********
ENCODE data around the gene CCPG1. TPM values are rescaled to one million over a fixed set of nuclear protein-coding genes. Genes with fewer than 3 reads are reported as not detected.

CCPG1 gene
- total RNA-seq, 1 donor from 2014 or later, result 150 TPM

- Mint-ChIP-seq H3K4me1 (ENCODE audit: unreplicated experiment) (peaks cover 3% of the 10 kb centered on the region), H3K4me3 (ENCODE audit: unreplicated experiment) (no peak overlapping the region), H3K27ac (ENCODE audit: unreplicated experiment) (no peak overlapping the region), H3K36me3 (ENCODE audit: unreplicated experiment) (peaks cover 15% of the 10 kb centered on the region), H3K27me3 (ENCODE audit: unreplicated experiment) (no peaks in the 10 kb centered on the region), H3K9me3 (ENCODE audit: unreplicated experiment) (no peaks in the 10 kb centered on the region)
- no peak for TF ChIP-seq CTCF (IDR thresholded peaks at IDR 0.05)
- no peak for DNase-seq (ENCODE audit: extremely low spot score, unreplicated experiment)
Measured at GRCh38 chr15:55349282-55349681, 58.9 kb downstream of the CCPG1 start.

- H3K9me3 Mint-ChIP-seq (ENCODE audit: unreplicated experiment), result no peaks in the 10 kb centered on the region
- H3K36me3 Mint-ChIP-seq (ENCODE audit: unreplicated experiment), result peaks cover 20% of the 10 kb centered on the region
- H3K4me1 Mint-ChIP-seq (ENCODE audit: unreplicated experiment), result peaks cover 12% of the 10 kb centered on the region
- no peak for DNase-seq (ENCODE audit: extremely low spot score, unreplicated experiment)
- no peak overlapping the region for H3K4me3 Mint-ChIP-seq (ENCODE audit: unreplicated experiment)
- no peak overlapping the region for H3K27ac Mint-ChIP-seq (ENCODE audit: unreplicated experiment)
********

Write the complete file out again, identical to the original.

ENCODE data around the gene CCPG1. TPM values are rescaled to one million over a fixed set of nuclear protein-coding genes. Genes with fewer than 3 reads are reported as not detected.

CCPG1 gene
- total RNA-seq, 1 donor from 2014 or later, result 150 TPM

- Mint-ChIP-seq H3K4me1 (ENCODE audit: unreplicated experiment) (peaks cover 3% of the 10 kb centered on the region), H3K4me3 (ENCODE audit: unreplicated experiment) (no peak overlapping the region), H3K27ac (ENCODE audit: unreplicated experiment) (no peak overlapping the region), H3K36me3 (ENCODE audit: unreplicated experiment) (peaks cover 15% of the 10 kb centered on the region), H3K27me3 (ENCODE audit: unreplicated experiment) (no peaks in the 10 kb centered on the region), H3K9me3 (ENCODE audit: unreplicated experiment) (no peaks in the 10 kb centered on the region)
- no peak for TF ChIP-seq CTCF (IDR thresholded peaks at IDR 0.05)
- no peak for DNase-seq (ENCODE audit: extremely low spot score, unreplicated experiment)
Measured at GRCh38 chr15:55349282-55349681, 58.9 kb downstream of the CCPG1 start.

- H3K9me3 Mint-ChIP-seq (ENCODE audit: unreplicated experiment), result no peaks in the 10 kb centered on the region
- H3K36me3 Mint-ChIP-seq (ENCODE audit: unreplicated experiment), result peaks cover 20% of the 10 kb centered on the region
- H3K4me1 Mint-ChIP-seq (ENCODE audit: unreplicated experiment), result peaks cover 12% of the 10 kb centered on the region
- no peak for DNase-seq (ENCODE audit: extremely low spot score, unreplicated experiment)
- no peak overlapping the region for H3K4me3 Mint-ChIP-seq (ENCODE audit: unreplicated experiment)
- no peak overlapping the region for H3K27ac Mint-ChIP-seq (ENCODE audit: unreplicated experiment)